The National Task Force on Hepatitis B for AAPI brings together scientists, health professionals, not–for–profit organizations, and concerned citizens in a concerted effort to eliminate the transmission of hepatitis B and to decrease health disparities among those chronically infected.The National Task Force on Hepatitis B: Focus on Asians and Pacific Islanders was founded in 1997. Initially, the Task Force’s goal was to promote hepatitis B vaccination in children. Subsequently, the mission of the Task Force has expanded to include hepatitis B screening, a broader educational focus and a broader target age group. Currently 118 organizations belong to the Task Force.
To eliminate hepatitis B and hepatitis B related liver disease and liver cancer in the United States by empowering and mobilizing communities, enabling national networking and policy development, and by advocating for education and access to comprehensive care and affordable treatment for all Asian and Pacific Islander Americans.
A United States free of hepatitis B
Who We Are
We are the National Task Force on Hepatitis B: Focus on Asian Americans and Pacific Islanders (AAPI). We currently have over 125 member organizations.
What We Do
We are a group of public, private, and nonprofit organizations committed to eliminate hepatitis B mortality and morbidity over the next generation. Representatives all work on a volunteer basis. Any funding received goes to the domain name or hosting of the website, or is given out as small grants to member groups.
When We First Started
The Task Force started in 1997 and was funded by the CDC until 2002. The CDC continues to provide support with a monthly conference call. At first, the purpose of the Task Force was to promote hepatitis B vaccination for children. The mission of the Task Force has since expanded to include AAPI’s of all ages in screening and a broader educational focus. The co-founders were Dr. Moon Chen and Dr. Gary Euler, with Dr. Chen acting as Chair. The consultant administrator was Dr. Barbara Reilley.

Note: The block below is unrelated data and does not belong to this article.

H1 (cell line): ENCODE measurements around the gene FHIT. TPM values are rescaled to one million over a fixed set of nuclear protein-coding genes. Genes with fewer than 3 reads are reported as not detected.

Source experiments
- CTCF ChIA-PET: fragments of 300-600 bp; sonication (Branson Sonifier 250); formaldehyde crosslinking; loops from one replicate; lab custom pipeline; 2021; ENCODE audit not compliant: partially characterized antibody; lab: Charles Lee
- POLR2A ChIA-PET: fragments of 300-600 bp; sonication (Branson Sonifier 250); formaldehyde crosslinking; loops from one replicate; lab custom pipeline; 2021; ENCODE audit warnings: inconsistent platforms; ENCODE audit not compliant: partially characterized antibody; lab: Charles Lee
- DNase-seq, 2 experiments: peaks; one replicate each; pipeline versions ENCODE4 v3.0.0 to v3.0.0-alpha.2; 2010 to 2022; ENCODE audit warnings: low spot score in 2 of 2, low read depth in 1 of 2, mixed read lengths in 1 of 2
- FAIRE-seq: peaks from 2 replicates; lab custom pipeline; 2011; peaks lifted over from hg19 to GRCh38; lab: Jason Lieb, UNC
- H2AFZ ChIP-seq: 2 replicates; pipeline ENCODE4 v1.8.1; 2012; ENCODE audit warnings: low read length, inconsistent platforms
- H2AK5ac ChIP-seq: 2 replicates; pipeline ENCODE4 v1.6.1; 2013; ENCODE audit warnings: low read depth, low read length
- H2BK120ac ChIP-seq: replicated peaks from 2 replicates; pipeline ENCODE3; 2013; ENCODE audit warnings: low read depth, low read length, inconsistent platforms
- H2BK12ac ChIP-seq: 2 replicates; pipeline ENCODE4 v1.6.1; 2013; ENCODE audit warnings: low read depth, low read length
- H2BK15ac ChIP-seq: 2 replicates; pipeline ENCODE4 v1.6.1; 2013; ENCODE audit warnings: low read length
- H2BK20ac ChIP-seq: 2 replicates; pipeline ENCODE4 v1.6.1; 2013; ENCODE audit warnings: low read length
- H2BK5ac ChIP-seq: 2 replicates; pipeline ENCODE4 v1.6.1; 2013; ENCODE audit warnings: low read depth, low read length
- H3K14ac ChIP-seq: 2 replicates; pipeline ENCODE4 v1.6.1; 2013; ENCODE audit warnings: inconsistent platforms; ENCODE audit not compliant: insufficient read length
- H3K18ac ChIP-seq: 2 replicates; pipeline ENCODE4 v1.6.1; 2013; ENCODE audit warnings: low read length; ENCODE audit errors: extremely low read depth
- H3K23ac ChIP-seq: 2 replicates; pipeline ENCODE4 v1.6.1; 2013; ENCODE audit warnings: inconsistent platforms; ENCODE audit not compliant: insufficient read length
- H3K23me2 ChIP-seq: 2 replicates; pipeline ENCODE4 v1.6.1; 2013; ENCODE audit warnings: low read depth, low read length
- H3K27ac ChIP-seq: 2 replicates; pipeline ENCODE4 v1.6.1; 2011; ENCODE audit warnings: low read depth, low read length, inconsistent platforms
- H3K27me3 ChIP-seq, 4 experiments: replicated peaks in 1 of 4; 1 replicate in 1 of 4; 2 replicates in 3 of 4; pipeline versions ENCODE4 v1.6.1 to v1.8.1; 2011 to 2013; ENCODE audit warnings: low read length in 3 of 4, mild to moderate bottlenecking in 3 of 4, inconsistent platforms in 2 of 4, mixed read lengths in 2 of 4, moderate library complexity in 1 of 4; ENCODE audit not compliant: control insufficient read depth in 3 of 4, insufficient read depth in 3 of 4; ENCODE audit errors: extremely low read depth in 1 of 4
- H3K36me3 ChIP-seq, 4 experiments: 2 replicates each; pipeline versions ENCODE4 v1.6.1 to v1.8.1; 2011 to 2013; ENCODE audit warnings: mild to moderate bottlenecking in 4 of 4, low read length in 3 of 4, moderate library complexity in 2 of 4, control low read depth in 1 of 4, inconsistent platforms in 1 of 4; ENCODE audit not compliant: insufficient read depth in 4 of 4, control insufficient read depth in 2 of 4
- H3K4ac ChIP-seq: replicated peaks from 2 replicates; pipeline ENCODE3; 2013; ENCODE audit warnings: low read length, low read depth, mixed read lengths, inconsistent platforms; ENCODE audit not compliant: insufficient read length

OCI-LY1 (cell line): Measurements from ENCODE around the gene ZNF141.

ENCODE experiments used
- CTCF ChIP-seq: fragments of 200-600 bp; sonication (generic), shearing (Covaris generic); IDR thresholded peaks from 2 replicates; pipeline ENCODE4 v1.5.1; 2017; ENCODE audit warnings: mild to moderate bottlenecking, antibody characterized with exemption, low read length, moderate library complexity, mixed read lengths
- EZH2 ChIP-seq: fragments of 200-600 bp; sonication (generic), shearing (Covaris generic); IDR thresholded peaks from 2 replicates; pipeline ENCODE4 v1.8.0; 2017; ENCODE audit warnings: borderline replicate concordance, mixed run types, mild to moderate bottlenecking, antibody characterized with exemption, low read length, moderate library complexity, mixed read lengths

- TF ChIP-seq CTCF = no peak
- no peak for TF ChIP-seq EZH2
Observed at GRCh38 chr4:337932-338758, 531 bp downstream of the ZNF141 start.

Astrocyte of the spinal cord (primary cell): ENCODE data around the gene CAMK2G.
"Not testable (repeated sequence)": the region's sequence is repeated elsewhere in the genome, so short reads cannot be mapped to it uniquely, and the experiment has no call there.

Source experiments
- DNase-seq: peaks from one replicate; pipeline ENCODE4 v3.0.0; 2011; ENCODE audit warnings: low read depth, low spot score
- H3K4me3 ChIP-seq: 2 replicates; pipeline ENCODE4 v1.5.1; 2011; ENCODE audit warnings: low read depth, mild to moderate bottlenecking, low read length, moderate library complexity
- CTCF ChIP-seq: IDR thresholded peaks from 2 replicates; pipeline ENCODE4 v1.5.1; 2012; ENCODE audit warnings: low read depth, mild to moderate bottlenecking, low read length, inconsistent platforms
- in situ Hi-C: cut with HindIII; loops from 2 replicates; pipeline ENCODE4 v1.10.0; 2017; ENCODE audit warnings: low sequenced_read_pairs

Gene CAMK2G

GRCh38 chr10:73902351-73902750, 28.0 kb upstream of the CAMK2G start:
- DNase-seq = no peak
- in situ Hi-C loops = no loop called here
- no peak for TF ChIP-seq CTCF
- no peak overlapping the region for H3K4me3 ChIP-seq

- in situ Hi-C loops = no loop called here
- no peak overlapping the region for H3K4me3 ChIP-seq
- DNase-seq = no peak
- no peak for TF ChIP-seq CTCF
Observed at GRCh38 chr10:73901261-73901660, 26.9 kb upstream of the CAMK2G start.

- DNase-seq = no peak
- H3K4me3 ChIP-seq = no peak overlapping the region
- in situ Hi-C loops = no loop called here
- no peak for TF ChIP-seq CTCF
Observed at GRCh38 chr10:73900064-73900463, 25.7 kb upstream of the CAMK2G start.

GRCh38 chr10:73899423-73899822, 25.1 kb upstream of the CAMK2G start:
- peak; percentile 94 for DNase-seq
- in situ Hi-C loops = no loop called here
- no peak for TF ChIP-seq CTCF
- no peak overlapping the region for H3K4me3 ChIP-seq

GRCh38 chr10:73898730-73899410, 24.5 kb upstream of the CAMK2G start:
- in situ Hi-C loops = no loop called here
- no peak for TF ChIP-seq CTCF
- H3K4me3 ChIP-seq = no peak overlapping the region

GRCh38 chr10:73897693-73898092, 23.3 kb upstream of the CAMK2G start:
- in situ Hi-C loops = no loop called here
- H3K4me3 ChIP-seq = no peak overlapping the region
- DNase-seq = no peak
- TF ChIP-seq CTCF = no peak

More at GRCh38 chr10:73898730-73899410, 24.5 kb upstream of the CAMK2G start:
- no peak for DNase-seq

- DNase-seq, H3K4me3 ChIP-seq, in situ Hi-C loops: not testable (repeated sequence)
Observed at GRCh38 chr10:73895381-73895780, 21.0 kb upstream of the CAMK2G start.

What We’ve Done
In 1998 and 2001, members of the Task Force contributed articles to the AAPI Journal of Health. In 2000, the Task Force presented a position paper to the American Cancer Society. As a result, in 2001, the American Cancer Society announced their recommendation to promote universal hepatitis B vaccination of all children to protect against liver cancer. In 2004, the Task Force wrote its official screening recommendations for hepatitis B virus infection. In 2004 and 2005, the Task Force wrote letters to the Advisory Committee on Immunization Practices (ACIP). The Task Force gave its input and recommendations on the revised ACIP recommendations on hepatitis B. As a result, stronger language was added regarding screening of immigrants and their children for hepatitis B infection. In 2008, the Task Force supported the Office of Minority Health Expert Panel and contributed to the Goals and Strategies Document. In 2008 and 2009, the Task Force supported World Hepatitis Day. In April 2009, the Task Force was listed as a resource in the BMS Hepatitis B Handbook. In August 2009, the following article was published. “Community-based hepatitis B screening programs in the U.S. in 2008,” D.B. Rein, S.B. Lesesne, et al., in the Journal of Viral Hepatitis in August 2009.
What We’re Doing Now
National Hepatitis B Task Force’s members are excellent community activists with grass root reach and experience with health advocacy work. We continue to work hard to outreach various governmental and non-governmental agencies and organizations to network, partner, and collaborate on different challenging issues related to viral hepatitis facing the AAPI communities. The Task Force continues to be a resource for over 100 Asian American and Pacific Islander members and/or health organizations throughout the nation. During the monthly conference call, via email, and website, members share resources and ideas.
At the End of the Day…
We invite anyone interested in hepatitis B and Asian Americans and Pacific Islanders to join the Task Force. The calls are open to anyone. If you would like to join, please email the Task Force at firstname.lastname@example.org. Stay connected with us through our teleconferences, emails, website, and members sharing resources and ideas.